Cold: List the classes and the names of drugs in that class Decongestants(oral and topical), antihistamines(1st gen), Local anesthetics, Systemic analgesics(APAP, NSAIDS, Aspirin), Antitussives and protussives
Cold: When is it appropriate to use Decongestants? to relieve nasal and ear congestion, cough associated to PND
Cold: When is it appropriate to use antihistamines? if the patient wants to dry up their runny nose
Cold: When is it appropriate to use local anesthetics? to temporarily relieve sore throats
Cold: When is it appropriate to use systemic analgesics? patients who complain about throat pain and aches or low grade fever
Cold: when is it appropriate to use antitussives or protussives? when the patient wants to supress a cough or cough up what is in their throat
Cold: what drugs are in the degongestant class? (oral and topical) Oral: pseudophedrine and phenylephrine. Topical: Oxymetazoline (long acting), xylometazoline, phenylephrine, naphazoline, epinephrine
Cold: what drugs are in the local anesthetic class? benzocaine, phenol, menthol, dyclonine hydrochloride
Cold: Which is preferred? phenylephrine or pseudophedrine? Pseudophedrine, its longer acting and has much less precautions and side effects
Cold: what are the side effects of systemic decongestants? CV stimulation, irregular HR, restlessness, insomnia, anxiety, tremors
Cold: what are the side effects of topical decongestants local area irritation (burning, stinging, sneezing, or local dryness)
Cold: what are the precautions associated with systemic degongestants? HTN, CHD, ischemic HD, diabetes mellitus, glaucoma, hyperthyroidism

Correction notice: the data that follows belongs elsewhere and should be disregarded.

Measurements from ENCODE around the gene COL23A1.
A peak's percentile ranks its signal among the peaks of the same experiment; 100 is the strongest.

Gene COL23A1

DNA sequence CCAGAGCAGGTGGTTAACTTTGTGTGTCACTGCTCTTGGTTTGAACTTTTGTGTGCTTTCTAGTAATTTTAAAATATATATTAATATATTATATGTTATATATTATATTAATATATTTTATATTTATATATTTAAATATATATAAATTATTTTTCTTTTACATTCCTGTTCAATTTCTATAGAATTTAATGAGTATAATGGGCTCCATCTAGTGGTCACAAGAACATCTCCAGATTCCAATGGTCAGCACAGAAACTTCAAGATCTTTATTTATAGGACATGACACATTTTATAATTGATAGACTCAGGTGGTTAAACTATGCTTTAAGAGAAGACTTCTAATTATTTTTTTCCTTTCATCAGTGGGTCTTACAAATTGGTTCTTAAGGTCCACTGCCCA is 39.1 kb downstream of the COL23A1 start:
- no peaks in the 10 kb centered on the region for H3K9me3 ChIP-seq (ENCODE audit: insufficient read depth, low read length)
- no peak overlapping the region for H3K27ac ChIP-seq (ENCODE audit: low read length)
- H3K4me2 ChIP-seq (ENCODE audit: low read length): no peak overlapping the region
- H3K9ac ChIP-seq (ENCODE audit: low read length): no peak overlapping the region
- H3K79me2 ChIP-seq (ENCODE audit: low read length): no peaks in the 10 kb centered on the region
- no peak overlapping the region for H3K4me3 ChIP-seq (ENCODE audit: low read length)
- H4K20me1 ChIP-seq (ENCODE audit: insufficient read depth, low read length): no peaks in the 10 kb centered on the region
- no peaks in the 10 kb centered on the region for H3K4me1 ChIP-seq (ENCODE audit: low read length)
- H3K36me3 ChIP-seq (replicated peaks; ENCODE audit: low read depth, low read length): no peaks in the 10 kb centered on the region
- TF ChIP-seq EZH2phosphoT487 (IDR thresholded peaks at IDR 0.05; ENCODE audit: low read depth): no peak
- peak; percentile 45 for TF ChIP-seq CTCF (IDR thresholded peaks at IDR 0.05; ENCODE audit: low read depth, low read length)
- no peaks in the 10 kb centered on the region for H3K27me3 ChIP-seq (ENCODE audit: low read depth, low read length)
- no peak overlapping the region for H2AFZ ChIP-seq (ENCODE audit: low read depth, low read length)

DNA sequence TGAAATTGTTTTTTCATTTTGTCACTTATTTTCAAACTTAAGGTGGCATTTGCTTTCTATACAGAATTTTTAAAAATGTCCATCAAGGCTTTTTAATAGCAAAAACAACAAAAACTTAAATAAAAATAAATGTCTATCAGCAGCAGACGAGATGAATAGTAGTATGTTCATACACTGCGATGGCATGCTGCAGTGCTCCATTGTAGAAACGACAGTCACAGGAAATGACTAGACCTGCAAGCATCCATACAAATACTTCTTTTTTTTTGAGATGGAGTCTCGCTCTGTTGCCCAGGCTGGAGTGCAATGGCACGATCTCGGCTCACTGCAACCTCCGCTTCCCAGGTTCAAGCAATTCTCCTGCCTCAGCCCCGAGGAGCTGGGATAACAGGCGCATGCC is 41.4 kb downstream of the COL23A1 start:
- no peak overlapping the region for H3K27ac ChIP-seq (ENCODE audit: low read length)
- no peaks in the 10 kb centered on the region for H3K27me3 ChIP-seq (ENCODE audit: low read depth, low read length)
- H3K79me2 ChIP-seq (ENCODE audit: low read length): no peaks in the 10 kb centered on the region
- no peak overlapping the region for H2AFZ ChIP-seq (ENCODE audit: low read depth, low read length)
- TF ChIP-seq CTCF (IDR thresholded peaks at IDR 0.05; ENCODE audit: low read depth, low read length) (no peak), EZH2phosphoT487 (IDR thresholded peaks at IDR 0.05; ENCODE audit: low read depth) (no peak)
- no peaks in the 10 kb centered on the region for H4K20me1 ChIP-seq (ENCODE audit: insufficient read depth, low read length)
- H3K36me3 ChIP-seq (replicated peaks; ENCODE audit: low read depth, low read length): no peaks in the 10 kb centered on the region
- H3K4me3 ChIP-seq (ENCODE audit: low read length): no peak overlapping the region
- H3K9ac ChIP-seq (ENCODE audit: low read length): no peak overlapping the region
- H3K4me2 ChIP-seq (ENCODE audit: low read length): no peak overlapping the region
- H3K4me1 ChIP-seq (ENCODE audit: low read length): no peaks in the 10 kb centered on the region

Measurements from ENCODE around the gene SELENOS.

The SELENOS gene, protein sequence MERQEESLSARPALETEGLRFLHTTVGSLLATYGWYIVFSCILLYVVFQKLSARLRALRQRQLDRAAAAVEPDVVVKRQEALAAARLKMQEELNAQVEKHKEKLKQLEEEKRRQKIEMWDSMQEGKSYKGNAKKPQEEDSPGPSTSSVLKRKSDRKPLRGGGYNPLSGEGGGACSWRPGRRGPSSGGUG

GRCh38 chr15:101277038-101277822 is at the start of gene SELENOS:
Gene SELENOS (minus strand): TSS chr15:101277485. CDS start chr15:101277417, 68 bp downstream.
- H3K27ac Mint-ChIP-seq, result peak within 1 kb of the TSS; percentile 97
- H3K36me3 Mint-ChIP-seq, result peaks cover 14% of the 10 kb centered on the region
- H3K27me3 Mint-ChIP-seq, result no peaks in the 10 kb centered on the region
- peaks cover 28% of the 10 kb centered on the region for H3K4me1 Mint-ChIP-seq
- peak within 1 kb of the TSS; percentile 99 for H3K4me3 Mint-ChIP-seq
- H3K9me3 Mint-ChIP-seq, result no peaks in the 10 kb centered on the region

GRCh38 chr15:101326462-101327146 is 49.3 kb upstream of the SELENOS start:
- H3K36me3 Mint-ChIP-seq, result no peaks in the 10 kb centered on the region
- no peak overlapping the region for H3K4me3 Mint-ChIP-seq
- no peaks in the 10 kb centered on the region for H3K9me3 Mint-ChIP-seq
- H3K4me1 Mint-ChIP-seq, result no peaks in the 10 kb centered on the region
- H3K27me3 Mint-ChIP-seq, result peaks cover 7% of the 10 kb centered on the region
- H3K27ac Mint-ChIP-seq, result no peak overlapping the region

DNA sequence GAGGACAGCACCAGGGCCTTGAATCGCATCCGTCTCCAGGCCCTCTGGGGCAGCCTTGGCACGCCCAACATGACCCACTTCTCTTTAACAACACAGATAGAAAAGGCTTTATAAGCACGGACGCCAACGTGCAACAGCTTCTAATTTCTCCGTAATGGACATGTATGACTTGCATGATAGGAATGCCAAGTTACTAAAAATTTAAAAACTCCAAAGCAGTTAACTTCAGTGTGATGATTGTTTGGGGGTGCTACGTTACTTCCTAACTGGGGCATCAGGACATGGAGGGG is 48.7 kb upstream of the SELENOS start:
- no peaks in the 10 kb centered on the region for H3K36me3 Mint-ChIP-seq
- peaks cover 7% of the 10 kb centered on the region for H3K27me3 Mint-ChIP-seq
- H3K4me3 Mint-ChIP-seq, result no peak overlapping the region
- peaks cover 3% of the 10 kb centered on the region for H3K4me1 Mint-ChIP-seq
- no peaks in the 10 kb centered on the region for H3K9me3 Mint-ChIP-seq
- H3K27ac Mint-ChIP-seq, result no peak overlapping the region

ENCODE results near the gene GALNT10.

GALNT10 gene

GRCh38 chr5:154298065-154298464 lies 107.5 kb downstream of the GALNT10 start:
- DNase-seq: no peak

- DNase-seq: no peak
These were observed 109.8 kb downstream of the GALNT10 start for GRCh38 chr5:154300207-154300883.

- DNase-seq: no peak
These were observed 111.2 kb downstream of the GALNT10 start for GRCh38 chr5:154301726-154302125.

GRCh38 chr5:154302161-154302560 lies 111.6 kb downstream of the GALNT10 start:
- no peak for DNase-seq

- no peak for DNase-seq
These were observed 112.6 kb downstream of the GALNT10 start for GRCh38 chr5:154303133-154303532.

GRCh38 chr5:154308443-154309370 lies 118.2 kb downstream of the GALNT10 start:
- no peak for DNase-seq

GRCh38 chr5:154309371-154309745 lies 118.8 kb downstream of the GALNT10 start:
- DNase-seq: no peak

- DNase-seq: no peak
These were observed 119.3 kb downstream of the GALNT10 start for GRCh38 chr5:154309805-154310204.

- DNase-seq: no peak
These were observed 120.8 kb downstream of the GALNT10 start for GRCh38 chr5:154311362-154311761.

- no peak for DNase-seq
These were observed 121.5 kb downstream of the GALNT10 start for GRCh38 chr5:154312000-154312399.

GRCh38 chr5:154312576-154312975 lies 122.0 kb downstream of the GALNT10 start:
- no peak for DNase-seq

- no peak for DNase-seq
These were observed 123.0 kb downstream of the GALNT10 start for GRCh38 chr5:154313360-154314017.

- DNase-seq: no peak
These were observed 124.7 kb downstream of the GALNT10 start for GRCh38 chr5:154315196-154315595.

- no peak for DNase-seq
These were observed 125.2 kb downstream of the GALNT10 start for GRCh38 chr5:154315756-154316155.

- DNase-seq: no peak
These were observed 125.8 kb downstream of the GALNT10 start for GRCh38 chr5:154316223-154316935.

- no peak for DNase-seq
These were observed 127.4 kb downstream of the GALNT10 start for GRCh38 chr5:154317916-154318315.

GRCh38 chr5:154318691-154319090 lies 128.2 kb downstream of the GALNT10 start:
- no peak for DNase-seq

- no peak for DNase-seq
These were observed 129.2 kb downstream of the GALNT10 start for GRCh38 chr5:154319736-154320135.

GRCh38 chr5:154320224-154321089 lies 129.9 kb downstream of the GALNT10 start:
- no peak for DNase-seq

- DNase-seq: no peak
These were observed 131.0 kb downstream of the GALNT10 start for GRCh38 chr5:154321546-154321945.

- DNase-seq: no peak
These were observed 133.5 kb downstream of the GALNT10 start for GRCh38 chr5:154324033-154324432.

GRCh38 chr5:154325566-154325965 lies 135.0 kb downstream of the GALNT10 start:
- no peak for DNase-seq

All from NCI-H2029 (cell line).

Cold: what are the precautions associated with topical decongestants? rebound congestion, imprecise dosing, long v short acting, nasal polypse
Cold: what is rebound congestion? How do you prevent it? With prolonged vasoconstriction, the mucosa becomes less responsive and reversal of vasodilation occurs, patients feel congestion even when product is discontinues, to prevent this, dont use more than 3-5 days
Cold: Exclusions for self treatment fever over 101.5, chest pain, shortness of breath, worsening symptoms, asthma, CHF, COPD, AIDS, frail patients of advanced age, infants under 9mo, Hypersensitivity
Allergy: what are some common allergens? grass, pollen, mold spores, house dust mites, cockroaches, cigarette smoke, mold, pet dander, wool dust, latex, resins, chemicals
Allergy: what are the signs and symptoms of allergic rhinnitis? red irritated eyes, rhinorrhea, itchy eyes, nose and palate, frequent sneezing PND, cough due to PND, nasal congestion
Allergy: nonpharm for allergy avoid allergens, lower household humidity to 40%, keep house clean and wash sheets, avoid outdoor activity when allergy counts are high, use filters
Allergy: describe 1st gen antihistamines sedating, cross the blood brain barrier, bind to H1 receptors in CNS as well as peripheral receptors
Allergy: describe 2nd gen antihistamines slight to no sedating effects, doesnt cross BBB, bind only to H1 receptors
Allergy: Name drugs that are 1st gen antihistamines Brompheniramine, chloropheniramine, dimenhydranate, diphenhydramine, doxylamine
Allergy: Name drugs that are 2nd gen antihistamines Loratadine, cetrizine, fexofenadine
Allergy: there are 9 1st gen drugs, list them in least to most sedating order Pheniramine, brompheniramine, chlorpheniramine, triprolidine, pyrilamine, thonzylamine, clemastine, diphenhydramine, doxylamine
Allergy: What are some nasal wetting agents? Loratadine(alavert, claratin), Cetrizine(zyrtec), Fexofenadine (allegra). They dont have anticholinergic properties.
Allergy: anitihistamine SE? sedation/drowsiness, anticholinergic effects
Allergy: antihistamine contraindications? acute asthma exasurbation, peptic ulcer, symptomatic BPH, newborns, narrow angle glaucoma, nursing mothers, MAOIs
Allergy: Exclusions for self care Children under 12, pregnant or lactating women, symptoms of non-allergic rhinnitis, otitis media, sinusitis, bronchitis, infection, asthma, COPD, lower respiratory disorder, Mod-severe allergic rhinitis
Created by: carlypentland